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Boost your life and career with the best book summaries.

Start growing!

Boost your life and career with the best book summaries.

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The Lean Startup Summary

12 min read ⌚ 


RE-INNOVATING  STARTUP / THE LEAN STARTUP

“Lean Startup: the application of lean thinking to the process of innovation.”


This is where Eric Ries‘s The Lean Startup: comes in. The underlying message of this books is clear: failures can be prevented!

If you want to find out how you’ll have to read the book. The Lean Startup was written for all kinds of entrepreneurs and offers meaningful clues about how you should constantly improve and test your vision. It also offers meaningful ways to adapt and adjust yourself to changes before it’s too late.

Until you start reading the book, you should check out some of our favorite nuggets from it below. These first visual steps will definitely help you understand more about Eric Ries’ approach.

How Today’s Entrepreneurs Use Continuous Innovation to Create Radically Successful Businesses

The Importance of Vision

Every startup has a true north, a direction where it would like to go, which is directly associated with its vision.

You need to have a clear strategy that involves a business model, product plan, and a clear market understanding, including partners, competitors, and customers. The product sold by a startup is the end-result of this strategy and can – and should – always change to achieve the predetermined vision.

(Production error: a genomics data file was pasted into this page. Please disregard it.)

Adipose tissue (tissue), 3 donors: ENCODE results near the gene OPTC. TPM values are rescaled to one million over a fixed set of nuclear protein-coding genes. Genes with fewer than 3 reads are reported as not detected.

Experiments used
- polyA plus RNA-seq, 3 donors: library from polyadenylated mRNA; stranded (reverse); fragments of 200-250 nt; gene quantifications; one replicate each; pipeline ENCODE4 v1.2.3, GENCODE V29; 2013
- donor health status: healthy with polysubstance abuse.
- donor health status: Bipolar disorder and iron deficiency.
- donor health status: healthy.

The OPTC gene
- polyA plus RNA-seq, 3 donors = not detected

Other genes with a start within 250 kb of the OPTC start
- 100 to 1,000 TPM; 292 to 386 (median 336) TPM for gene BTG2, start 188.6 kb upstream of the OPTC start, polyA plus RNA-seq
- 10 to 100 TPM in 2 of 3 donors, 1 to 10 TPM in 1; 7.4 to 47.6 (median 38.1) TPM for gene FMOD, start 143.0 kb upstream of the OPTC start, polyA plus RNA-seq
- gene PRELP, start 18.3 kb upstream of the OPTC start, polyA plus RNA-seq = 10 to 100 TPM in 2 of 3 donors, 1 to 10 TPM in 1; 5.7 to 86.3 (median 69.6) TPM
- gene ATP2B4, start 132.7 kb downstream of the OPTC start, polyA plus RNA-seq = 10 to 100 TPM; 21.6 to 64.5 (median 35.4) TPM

Eric refers to the great strategic turns of a startup as pivots. The vision almost never changes, but most companies fail because they are unable to execute and put this vision into practice. A startup is a human organization designed to create a new product or service in an environment of extreme uncertainty. Therefore it is necessary to experiment and learn quickly.

“The Lean Startup Summary”

The Importance of Validated Learning

It is natural for people to say they learned a lot during a project, or while starting something new, but for Eric, it takes more than just learning. It is necessary to constantly validate the learnings and check if it still remains true.

Your true goal is not the learning itself, but the validation of it. Validation comes through simplifying and proving that you are solving a problem that people have. You need to focus on what customers really need and eliminate everything else.

In IMVU, his startup, Eric worked developing a 3D virtual world and plugins for chat tools in 2004. During the company’s initial testing phase, in conversations with users and observing their behaviors, he found that consumers did not want – nor did they know – how to install the plugins in their chat software.

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